Clerical influence, which has been rising for decades, has also intimidated members of civil society. The military, which some government officials and analysts allege encourages Islamist fanaticism, responded to the killings of Bhatti and Taseer with silence. But activists say the task of countering radical ideas falls chiefly to the secular ruling party, which could demand that law enforcement agencies crack down on hate speech and galvanize its followers to advocate religious tolerance.
“Why not tell your electorate that this is a very serious existential fight, and let’s go and fight it?” said Ali Dayan Hasan, the Pakistan representative for Human Rights Watch.
Prime Minister Yousaf Raza Gillani said authorities would do their “utmost” to find and punish Bhatti’s killers. But in an ominous sign, police said no witnesses to the attack agreed to provide statements for the initial report.
Radical clerics, meanwhile, continue to call publicly for the deaths of liberal politicians. A court declined to issue arrest warrants for two clerics who inspired Taseer’s killer. In interviews, police officials in Lahore and Islamabad said they monitor sermons, but imams are rarely punished.
“The unfortunate reality is that the state has not yet decided how to tackle these extremists,” said a senior Lahore police official who spoke on the condition of anonymity. “Mullahs carry huge street power, and they are capable of disrupting law and order. The smart police officers, they always choose to have good relations with them.”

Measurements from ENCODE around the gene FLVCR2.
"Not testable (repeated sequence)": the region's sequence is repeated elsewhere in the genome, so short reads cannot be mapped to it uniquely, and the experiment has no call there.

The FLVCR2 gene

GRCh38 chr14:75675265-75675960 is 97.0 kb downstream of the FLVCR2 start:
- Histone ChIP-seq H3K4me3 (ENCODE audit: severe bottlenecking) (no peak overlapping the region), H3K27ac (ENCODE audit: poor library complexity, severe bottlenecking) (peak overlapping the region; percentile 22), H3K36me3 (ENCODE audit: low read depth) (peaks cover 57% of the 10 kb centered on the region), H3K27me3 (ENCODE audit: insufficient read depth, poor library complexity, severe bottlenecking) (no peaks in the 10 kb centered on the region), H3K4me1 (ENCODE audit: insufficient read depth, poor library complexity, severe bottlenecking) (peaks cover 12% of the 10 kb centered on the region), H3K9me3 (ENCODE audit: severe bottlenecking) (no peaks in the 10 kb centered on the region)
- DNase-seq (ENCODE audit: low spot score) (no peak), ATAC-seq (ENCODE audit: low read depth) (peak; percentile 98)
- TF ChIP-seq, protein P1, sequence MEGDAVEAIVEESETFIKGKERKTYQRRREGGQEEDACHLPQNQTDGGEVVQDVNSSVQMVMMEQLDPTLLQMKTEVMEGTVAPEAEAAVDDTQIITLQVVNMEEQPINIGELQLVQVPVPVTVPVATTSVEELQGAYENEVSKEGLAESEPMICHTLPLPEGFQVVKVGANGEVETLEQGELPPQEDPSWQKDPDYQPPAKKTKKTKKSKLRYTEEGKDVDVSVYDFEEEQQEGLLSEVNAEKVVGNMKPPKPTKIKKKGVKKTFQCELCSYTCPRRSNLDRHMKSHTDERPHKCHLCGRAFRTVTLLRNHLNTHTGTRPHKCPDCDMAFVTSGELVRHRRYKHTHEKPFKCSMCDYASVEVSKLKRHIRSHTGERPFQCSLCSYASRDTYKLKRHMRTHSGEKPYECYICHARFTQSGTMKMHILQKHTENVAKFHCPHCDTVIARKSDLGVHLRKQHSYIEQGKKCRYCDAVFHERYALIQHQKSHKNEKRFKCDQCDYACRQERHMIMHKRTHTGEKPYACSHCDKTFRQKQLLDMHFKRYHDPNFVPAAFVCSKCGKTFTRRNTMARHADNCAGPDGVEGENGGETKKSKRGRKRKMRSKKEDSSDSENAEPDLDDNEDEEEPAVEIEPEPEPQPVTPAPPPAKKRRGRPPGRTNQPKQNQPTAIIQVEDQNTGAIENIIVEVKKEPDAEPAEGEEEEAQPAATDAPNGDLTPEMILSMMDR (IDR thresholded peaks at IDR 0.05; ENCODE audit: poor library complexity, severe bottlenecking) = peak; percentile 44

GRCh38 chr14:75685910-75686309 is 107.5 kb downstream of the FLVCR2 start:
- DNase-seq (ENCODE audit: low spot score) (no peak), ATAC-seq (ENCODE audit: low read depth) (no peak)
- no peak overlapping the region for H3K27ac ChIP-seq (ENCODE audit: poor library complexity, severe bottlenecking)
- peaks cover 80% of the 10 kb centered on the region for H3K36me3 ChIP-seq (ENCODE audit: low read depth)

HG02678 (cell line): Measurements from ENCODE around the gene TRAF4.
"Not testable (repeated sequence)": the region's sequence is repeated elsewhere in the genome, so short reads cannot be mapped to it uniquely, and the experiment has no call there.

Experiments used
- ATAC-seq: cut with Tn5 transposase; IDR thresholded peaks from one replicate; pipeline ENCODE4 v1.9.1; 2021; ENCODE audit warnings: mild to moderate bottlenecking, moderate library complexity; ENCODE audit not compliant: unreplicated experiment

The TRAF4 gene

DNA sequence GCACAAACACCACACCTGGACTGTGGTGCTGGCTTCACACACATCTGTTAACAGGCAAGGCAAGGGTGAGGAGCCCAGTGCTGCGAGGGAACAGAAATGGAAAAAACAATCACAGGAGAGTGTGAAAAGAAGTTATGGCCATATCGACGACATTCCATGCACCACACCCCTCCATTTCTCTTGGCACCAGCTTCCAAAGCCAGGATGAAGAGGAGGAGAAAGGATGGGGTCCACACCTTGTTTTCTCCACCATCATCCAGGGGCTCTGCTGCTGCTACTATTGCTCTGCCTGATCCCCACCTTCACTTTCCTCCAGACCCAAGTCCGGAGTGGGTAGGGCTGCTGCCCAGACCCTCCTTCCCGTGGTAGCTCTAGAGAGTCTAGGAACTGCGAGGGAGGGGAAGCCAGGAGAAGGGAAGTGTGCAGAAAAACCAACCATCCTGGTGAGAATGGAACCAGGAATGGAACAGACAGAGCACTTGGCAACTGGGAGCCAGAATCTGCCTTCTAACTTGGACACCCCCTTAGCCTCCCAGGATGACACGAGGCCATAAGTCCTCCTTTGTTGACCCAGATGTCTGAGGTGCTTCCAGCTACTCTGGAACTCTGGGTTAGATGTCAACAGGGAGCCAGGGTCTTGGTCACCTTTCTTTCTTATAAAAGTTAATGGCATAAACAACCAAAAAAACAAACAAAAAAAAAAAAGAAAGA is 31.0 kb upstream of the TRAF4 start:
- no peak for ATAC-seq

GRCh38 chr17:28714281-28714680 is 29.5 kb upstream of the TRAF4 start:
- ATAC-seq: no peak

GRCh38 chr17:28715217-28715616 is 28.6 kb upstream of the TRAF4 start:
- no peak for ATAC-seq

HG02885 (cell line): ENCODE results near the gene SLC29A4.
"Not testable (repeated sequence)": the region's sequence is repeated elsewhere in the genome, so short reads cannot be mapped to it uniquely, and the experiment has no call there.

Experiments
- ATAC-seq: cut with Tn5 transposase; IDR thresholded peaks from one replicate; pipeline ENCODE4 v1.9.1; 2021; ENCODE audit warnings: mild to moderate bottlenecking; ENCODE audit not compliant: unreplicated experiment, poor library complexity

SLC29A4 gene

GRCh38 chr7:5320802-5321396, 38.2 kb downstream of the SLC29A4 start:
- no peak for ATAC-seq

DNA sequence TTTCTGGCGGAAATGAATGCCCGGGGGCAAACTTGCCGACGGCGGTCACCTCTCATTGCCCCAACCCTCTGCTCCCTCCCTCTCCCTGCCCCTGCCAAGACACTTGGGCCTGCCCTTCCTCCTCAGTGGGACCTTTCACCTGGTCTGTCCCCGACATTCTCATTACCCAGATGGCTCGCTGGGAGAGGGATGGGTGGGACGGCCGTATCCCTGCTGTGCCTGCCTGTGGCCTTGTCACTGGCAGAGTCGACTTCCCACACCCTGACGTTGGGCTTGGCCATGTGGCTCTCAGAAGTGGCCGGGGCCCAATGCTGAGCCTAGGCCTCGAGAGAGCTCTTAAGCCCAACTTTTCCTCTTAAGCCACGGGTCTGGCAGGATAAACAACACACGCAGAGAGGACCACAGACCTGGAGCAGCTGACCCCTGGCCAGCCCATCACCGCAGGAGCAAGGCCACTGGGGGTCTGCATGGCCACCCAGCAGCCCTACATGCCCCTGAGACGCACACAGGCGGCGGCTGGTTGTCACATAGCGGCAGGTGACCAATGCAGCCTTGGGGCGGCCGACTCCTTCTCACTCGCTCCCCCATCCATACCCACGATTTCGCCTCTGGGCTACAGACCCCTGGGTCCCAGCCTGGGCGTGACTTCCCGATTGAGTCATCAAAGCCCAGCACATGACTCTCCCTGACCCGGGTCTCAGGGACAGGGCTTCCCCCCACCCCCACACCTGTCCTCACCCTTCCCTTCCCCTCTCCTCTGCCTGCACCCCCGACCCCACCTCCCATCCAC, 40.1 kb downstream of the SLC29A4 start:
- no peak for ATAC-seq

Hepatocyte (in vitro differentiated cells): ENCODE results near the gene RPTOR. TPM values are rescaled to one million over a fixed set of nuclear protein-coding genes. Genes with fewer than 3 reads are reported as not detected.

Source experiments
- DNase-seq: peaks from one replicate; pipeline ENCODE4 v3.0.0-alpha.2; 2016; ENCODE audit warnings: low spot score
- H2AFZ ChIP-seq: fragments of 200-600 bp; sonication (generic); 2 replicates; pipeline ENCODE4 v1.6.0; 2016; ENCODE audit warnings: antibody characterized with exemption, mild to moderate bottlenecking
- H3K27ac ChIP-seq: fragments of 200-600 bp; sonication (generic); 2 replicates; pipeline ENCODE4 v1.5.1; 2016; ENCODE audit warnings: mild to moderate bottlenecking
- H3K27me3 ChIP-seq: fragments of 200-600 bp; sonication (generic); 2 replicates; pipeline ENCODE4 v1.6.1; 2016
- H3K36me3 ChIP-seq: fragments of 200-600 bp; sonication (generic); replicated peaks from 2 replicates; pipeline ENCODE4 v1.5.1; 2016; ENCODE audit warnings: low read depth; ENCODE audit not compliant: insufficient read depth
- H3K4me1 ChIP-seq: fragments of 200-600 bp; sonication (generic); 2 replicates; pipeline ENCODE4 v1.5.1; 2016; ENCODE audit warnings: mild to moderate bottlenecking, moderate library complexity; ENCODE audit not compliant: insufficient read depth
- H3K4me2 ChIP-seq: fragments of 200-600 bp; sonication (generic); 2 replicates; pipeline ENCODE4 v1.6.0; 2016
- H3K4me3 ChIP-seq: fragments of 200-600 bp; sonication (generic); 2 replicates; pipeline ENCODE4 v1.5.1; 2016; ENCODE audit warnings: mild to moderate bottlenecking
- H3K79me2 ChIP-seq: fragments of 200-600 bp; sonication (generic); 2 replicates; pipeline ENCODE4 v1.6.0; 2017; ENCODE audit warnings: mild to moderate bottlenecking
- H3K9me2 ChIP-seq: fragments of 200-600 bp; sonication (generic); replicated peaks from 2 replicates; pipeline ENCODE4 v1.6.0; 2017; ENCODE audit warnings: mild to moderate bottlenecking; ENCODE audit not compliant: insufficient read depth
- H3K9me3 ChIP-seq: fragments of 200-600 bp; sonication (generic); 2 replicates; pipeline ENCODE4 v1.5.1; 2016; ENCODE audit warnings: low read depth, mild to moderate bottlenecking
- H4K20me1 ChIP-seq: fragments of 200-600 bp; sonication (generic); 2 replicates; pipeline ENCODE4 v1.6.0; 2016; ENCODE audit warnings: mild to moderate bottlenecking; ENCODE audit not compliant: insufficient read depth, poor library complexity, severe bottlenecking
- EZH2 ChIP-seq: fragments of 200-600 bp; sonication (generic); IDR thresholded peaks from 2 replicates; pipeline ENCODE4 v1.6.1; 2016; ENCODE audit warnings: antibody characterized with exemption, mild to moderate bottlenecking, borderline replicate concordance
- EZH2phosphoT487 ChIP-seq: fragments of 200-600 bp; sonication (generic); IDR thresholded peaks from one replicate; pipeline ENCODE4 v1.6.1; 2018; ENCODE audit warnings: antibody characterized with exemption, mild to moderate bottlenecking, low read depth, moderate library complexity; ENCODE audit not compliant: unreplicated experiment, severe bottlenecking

Government efforts to reform madrassas provide another example of that sway. Though federal education officials estimate that only about 8 percent of Pakistani schoolchildren attend the religious schools, researchers say they offer poor schooling at best and teach sectarianism and hatred at worst.
In 2004, former dictator Pervez Musharraf, with U.S. encouragement, announced a program to register madrassas and expand their curricula. But “no serious attempt” was made until 2010 because clerics refused to cooperate, said Sardar Aseff Ahmed Ali, who was, until recently, education minister.
The program dissolved last month when the education ministry was devolved to the provinces.
Abdul Qudoos, a spokesman for a group of 13,000 madrassas, said clerics continue to disdain the idea of government oversight of religious schools. “They have failed everywhere,” Qudoos said of the government. “Why should it be different with this?”
That air of untouchability is echoed by Qureshi, the Peshawar imam, who also runs a 700-student madrassa that teaches only the Koran. Studying other topics, he said, would instill materialism in students.
Qureshi said his reward offer for the killer of Asia Bibi, the Christian woman, still stands, and he boasted he could collect the money from worshipers in 15 minutes. He said he already has $1 million in a briefcase, ready for anyone who kills a Danish cartoonist who drew the prophet Muhammad.
Qureshi said his rhetoric has occasionally led local officials to briefly bar him from sermonizing. But they always buckle when his congregation starts rumbling.
“I have 10,000 followers. All are holy warriors,” he said. “They will come out to the streets without thinking, just in the name of Islam.”
Special correspondents Shaiq Hussain in Islamabad and Haq Nawaz Khan in Peshawar contributed to this report.